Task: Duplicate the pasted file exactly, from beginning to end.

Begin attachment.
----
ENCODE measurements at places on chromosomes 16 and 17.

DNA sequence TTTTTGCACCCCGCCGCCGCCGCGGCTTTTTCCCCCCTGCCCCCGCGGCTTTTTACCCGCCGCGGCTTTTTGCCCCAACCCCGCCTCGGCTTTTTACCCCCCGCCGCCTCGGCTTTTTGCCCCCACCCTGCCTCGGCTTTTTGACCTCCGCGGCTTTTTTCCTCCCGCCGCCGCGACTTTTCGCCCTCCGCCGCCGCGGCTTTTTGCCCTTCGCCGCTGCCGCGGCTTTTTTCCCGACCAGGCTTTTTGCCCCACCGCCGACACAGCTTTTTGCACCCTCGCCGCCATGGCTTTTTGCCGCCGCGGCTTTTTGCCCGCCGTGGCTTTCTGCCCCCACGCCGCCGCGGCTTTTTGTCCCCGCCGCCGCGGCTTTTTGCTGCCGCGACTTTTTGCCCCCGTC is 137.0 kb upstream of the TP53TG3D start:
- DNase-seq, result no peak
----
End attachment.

ENCODE measurements at places on chromosomes 16 and 17.

DNA sequence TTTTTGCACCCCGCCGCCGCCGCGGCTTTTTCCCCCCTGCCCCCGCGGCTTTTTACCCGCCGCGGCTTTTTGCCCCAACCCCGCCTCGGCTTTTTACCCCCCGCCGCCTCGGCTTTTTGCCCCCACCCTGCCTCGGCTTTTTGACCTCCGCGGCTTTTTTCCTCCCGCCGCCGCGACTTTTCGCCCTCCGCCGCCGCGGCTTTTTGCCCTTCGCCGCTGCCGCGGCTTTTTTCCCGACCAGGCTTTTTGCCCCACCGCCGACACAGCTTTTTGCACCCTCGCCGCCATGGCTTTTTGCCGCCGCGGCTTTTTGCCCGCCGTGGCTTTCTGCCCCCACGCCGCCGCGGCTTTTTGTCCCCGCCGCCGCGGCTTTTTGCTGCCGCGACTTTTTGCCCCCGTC is 137.0 kb upstream of the TP53TG3D start:
- DNase-seq, result no peak